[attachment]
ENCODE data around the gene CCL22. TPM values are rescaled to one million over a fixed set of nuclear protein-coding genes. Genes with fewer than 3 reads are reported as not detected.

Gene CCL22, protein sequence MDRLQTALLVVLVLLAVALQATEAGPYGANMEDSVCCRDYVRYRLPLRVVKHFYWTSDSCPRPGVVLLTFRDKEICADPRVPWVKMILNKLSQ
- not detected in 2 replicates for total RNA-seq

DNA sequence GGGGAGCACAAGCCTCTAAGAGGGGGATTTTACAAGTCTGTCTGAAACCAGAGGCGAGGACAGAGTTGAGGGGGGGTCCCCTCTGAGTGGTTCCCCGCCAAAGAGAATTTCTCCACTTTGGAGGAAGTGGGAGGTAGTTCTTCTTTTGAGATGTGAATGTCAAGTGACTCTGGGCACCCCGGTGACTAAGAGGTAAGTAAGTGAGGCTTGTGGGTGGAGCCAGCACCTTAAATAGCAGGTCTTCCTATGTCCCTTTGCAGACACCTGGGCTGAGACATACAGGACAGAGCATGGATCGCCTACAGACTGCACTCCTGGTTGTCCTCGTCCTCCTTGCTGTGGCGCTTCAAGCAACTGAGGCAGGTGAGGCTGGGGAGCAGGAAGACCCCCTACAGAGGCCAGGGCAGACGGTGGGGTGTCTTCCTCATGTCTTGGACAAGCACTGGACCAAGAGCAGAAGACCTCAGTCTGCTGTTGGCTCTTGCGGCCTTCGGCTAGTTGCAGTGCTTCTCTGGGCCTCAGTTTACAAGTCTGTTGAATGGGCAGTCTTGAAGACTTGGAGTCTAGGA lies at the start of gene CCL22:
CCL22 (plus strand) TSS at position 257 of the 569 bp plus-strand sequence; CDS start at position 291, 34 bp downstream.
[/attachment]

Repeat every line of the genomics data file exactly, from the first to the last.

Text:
ENCODE data around the gene CCL22. TPM values are rescaled to one million over a fixed set of nuclear protein-coding genes. Genes with fewer than 3 reads are reported as not detected.

Gene CCL22, protein sequence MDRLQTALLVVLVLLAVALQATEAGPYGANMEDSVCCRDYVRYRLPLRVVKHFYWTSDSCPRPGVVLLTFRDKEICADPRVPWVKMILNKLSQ
- not detected in 2 replicates for total RNA-seq

DNA sequence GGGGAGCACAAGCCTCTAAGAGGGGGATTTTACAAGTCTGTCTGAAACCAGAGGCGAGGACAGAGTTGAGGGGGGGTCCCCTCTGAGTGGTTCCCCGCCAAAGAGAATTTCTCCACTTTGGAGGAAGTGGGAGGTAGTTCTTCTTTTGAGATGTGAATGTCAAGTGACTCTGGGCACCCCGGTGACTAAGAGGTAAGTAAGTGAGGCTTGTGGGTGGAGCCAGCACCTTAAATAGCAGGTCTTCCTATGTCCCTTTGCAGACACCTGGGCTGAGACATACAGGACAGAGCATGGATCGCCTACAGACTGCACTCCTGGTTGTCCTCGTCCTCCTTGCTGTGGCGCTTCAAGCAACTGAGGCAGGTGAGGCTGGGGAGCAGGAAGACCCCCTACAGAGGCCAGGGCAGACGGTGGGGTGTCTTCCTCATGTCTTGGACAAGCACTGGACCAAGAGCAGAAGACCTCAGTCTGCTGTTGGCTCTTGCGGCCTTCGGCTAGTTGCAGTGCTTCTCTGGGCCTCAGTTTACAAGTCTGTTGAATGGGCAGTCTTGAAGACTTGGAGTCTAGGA lies at the start of gene CCL22:
CCL22 (plus strand) TSS at position 257 of the 569 bp plus-strand sequence; CDS start at position 291, 34 bp downstream.